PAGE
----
“People die because they are not prepared to face the impacts of the drought – because their livelihoods are not resilient enough,” Food and Agriculture Organization (FAO) Director-General José Graziano da Silva told an international seminar in Rome, Italy, recalling that more than 250,000 people perished from hunger in the 2011 drought in Somalia.

“Saving livelihoods means saving lives – this is what building resilience is all about,” he added, noting that for years, the focus has been responding to droughts when they happen, rushing to provide emergency assistance and to keep people alive.

While these emergency responses are important, investing in preparedness and resilience puts countries on a footing to act quickly before it is too late, meaning that farmers and rural communities are better positioned to cope with extreme weather when it does hit.

The need for a global drought re-boot is pressing. The many impacts of drought drive not only hunger and instability but cause economic losses up to $8 billion each annually.

As the planet’s climate changes, severe dry-spells are becoming more and more frequent. Since the 1970s, the land area in the world affected by situations of drought has doubled.

People die because they are not prepared to face the impacts of the droughtFAO Director General

The burden is especially high in developing countries, where agriculture remains an economic mainstay. Over 80 percent of damage and losses caused by drought are born by agriculture in the developing world, FAO studies have shown.

And Africa in particular has borne the brunt. Between 2005 and 2016, 84 droughts affected 34 different African nations.

Read the full article: UN NEWS CENTRE

How to pre-empt devastating drought impacts

 

Photo credit: FAO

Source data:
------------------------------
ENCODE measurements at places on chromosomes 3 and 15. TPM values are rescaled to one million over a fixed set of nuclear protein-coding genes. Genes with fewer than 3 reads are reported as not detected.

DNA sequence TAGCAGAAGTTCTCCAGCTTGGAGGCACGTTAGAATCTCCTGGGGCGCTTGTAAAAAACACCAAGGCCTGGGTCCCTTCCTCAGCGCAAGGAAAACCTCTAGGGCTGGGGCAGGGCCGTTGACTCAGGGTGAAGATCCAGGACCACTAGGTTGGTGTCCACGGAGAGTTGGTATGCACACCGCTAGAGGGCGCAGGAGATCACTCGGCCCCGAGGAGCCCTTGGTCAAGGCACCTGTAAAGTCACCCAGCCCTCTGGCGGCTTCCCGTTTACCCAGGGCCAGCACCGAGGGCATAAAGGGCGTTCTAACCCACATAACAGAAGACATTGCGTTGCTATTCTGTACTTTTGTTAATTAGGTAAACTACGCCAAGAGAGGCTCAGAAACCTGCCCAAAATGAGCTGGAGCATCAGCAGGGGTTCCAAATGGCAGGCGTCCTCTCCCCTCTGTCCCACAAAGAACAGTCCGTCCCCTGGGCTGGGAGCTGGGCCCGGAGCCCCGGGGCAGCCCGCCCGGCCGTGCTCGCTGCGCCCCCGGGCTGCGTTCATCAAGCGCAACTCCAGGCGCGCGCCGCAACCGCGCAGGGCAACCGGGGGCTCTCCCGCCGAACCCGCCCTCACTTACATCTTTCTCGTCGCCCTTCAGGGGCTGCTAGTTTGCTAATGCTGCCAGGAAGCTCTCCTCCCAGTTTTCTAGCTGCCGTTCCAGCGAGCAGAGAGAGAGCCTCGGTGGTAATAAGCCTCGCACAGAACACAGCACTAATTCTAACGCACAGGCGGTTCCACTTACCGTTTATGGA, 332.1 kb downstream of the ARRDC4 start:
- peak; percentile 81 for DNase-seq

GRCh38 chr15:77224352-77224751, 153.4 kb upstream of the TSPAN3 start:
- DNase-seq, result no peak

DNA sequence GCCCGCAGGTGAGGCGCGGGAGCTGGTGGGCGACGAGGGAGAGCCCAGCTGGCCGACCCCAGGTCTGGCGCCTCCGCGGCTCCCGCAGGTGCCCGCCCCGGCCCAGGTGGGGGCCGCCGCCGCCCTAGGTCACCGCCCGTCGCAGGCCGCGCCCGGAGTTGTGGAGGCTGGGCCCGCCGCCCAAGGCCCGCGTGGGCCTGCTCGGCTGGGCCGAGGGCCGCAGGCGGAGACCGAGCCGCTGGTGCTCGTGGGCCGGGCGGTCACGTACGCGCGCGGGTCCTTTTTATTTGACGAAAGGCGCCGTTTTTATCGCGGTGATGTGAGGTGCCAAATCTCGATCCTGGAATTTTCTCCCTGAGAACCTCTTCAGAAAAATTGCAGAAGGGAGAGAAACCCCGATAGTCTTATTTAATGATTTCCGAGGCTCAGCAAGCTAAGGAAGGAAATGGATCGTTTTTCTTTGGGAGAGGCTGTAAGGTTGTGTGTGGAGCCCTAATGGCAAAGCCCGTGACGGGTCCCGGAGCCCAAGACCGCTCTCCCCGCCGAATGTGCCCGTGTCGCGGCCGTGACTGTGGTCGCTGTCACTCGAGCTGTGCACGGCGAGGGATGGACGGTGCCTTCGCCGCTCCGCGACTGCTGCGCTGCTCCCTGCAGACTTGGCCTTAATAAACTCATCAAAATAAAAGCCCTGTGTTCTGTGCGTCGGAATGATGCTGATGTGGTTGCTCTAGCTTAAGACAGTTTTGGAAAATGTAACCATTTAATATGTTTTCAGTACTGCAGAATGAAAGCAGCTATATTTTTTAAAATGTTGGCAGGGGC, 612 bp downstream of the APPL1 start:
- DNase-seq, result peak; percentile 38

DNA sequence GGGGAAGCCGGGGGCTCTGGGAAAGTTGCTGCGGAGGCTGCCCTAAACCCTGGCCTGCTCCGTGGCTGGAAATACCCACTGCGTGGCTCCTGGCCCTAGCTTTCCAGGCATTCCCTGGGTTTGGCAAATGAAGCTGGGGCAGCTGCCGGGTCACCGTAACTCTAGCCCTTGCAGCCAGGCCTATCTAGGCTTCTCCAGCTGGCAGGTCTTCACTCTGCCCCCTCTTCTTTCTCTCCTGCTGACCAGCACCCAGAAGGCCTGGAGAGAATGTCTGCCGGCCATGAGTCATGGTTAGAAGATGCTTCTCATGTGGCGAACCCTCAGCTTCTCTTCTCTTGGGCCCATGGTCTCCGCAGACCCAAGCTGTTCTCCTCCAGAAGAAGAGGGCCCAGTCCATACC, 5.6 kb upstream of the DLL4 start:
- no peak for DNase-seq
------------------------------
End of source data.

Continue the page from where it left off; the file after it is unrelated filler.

Parched earth in Kenya, one of the East African countries currently feeling the impacts of drought.

World needs to pre-empt devastating drought impacts through better preparedness

Seminar at FAO seeks to rekindle international cooperation, wider use of existing tools and approaches

Investing in preparedness and building the resilience of farmers is fundamental to facing situations of extreme drought, FAO Director-General José Graziano da Silva said today.

“Saving livelihoods means saving lives – this is what building resilience is all about,” he said in a speech at the start of an international seminar on drought organized by Iran, the Netherlands, and FAO and held at the UN agency’s Rome headquarters.

Recalling the 2011 drought in Somalia that saw over 250,000 people perish from hunger, Graziano da Silva said: “People die because they are not prepared to face the impacts of the drought – because their livelihoods are not resilient enough.”

“For years, the focus has been responding to droughts when they happen, rushing to provide emergency assistance and to keep people alive,” Graziano da Silva said, noting that while “of course, that is important,” investing in preparedness and resilience is essential. Doing so puts countries on a footing to act quickly before it is too late, means that farmers and rural communities are better positioned to cope with extreme weather when it does hit.

John Mutorwa, Minister for Agriculture, Water and Forestry of Namibia, said that in these times of climate change, drought has emerged as a challenge that all countries will be forced to face, again and again.

Read the full article: FAO

Improving the yield potential of 40 % of global land area under arid and semi-arid conditions

 

170615213728_1_540x360
Tillage systems research is ongoing at the New Mexico State University Agricultural Science Center at Tucumcari. Murali Darapuneni, an assistant professor of semi-arid cropping systems in the NMSU Department of Plant and Environmental Sciences, is researching dryland cropping systems at the Tucumcari center. – https://www.sciencedaily.com/images/2017/06/170615213728_1_540x360.jpg

Dryland cropping systems research addresses future drought and hunger issues

Date:
June 15, 2017
Source:
New Mexico State University (NMSU)
Summary:
The projected world population by 2056 is 10 billion. If researchers succeed in improving the yield potential of 40 percent of global land area under arid and semi-arid conditions, it will lead to a significant contribution to future food security.

Read the full article: Science Daily